Second Generation Oil Palm Smallholders Continue to Grow and Succeed with Asian Agri

In the 1990s, Ekoyono’s parents decided to leave their hard life in Ciamis, West Java and opt instead for a new life as oil palm farmers in Pelalawan, Sumatra.

His parents enlisted in the Indonesian Government’s Plasma Transmigration Programme (PIR-Trans), a programme that offered Indonesians from rural areas the opportunity to become oil palm farmers or plasma smallholders.

As part of the PIR-Trans programme, farmers were given two hectares of land and were partnered with a company, in this case, Asian Agri. The company helped them develop the land, teaching them the skills needed to grow oil palm trees. In return, the produce would be sold back to the company.

Ekoyono recalls that migrating to a new area as well as learning how to successfully grow oil palms were not easy tasks. Many of the original transmigrants left after a year, sometimes even after just a few months, of hardships.

Thankfully, Ekoyono’s family persisted and with their hard work, was able to improve their income.

Now, Ekoyono has taken over his family’s oil palm plantation, seeing it grow from an initial two hectares to its current size of 40 hectares.

“I am very grateful that my parents decided to participate in the PIR-Trans programme. Now we are much more prosperous,” he said.

 

Like Ekoyono, Erik Widirianto’s parents decided to participate in the PIR-Trans programme in the 1990s. However, unlike Ekoyono, Erik’s parents decided to go to Pelalawan first, leaving him in the care of his grandfather in Lumajang, East Java.

It was not until he was seven years old when he was finally reunited with his parents in Pelalawan.

Through hard work, Erik’s parents took care of the family’s plantation, expanding it from the original 2.5 hectares to 11 hectares by 2012.

“Thanks to the oil palm plantation that my father managed, my parents were able to finance my education until I graduated from university in Pekanbaru,” he said.

When his father passed away in 2012, he asked Erik not to sell the plantation. “This oil palm plantation was the sole source of income for my family. It was through this plantation that I was able to get a proper education. I will not abandon it,” he said.

Now, almost two decades after his parents’ move, Erik manages the oil palm plantation that his parents built, expanding it from 11 hectares to 64 hectares.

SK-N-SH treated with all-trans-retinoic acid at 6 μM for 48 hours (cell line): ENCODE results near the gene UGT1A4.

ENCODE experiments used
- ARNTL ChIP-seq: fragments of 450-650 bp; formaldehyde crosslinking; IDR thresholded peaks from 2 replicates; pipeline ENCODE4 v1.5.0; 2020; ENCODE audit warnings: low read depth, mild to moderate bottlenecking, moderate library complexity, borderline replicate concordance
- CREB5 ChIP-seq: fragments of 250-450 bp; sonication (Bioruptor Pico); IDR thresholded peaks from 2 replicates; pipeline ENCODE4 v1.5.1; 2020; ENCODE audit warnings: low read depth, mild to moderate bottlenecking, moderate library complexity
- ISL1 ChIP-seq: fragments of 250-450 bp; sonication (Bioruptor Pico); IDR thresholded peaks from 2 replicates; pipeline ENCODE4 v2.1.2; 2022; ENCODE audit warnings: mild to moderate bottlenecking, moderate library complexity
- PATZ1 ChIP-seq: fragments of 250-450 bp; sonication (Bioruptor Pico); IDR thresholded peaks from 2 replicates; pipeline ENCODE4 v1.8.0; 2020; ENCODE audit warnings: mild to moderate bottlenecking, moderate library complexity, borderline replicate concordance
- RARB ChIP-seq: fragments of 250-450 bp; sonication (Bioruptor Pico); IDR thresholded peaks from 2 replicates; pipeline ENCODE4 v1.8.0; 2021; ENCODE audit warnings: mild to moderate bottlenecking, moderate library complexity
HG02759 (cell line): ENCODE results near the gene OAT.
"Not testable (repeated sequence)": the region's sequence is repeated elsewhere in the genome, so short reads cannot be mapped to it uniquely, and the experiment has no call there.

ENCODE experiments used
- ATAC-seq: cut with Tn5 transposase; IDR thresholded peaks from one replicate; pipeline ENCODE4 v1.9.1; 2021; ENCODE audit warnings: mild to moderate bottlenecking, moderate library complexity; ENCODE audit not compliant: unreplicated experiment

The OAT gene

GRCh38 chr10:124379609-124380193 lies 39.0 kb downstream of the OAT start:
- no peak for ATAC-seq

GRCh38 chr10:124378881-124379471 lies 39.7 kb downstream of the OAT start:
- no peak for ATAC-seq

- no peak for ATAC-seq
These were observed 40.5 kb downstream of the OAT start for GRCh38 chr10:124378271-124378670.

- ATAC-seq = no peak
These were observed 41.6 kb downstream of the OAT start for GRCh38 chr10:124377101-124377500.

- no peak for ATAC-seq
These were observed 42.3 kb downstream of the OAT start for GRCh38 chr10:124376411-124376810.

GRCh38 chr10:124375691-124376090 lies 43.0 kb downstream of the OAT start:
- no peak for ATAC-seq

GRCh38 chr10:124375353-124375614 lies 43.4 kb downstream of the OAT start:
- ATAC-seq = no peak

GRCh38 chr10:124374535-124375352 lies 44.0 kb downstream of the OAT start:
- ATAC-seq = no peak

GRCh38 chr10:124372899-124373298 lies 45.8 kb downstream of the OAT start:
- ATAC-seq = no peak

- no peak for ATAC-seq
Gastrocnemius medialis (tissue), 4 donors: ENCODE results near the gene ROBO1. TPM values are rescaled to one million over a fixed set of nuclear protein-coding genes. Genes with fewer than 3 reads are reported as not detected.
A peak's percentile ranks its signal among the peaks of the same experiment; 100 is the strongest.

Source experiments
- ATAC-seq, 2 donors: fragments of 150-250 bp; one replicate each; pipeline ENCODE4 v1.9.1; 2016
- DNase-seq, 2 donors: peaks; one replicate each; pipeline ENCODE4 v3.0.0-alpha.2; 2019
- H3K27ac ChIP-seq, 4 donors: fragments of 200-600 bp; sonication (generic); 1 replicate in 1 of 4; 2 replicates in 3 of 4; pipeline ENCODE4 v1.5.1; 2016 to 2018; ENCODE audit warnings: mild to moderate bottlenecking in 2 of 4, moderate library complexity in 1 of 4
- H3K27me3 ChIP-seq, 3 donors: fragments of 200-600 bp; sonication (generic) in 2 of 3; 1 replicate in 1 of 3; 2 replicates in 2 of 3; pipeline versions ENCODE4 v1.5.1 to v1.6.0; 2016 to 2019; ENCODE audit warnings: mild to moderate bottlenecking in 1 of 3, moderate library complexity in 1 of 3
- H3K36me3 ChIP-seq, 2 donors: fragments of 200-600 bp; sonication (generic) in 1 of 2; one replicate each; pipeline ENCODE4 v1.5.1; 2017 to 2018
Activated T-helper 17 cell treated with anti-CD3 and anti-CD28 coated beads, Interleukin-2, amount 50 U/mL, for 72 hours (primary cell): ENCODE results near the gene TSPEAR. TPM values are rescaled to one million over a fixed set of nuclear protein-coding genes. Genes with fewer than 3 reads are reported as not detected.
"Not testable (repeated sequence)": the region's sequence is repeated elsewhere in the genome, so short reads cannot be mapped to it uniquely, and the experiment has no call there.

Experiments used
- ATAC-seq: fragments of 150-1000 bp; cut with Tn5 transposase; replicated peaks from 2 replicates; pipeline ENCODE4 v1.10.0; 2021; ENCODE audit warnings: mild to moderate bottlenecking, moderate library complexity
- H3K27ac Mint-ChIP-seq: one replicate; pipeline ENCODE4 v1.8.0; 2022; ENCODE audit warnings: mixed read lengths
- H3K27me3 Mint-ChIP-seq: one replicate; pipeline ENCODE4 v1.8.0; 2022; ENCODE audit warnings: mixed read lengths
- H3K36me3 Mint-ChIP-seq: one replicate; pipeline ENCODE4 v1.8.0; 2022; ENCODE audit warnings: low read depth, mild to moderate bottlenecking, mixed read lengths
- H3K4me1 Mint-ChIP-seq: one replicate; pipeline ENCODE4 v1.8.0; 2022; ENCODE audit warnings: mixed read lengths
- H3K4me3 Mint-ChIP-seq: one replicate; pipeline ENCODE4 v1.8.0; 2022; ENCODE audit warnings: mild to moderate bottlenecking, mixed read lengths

“The gross income from each plot is usually about 285 USD (4 million IDR). In total, I get about 2,865 to 4,775 USD (30 to 50 million IDR) per month”, he said.

Despite their success, both Ekoyono and Erik find ways to give back to their communities.

“As an oil palm farmer, I can create job opportunities for the people around me and help them. For my 40 hectares, I now employ 18 people to help manage the plantations,” Ekoyono said.

For his part, Erik has established a school in his village and even volunteers to teach at the school. “I am able to divide my time between taking care of the plantation and teaching at school. Everyday, I’m at the plantation in the morning and I’m at the school in the afternoon,” he shared.

Asian Agri actively engages its smallholder partners, sharing with them best practices in sustainable operations as well as helping them to obtain certifications. This not only results in a more traceable supply chain but also helps smallholders reduce costs and increase operational efficiency. The company is one of Asia’s largest palm oil producers with an annual capacity of 1 million tons of crude palm oil (CPO). It operates with the 5C business principle of doing what is Good for Community, Good for Country, Good for Climate, Good for Customer and Good for Company.

The company has a zero deforestation policy and is also committed to protecting High Carbon Stock (HCS) and High Conservation Value (HCV) areas, and to respecting the rights of communities, workers and farmers. Its Integrated Pest Management approach utilizes natural predators to control oil palm pests.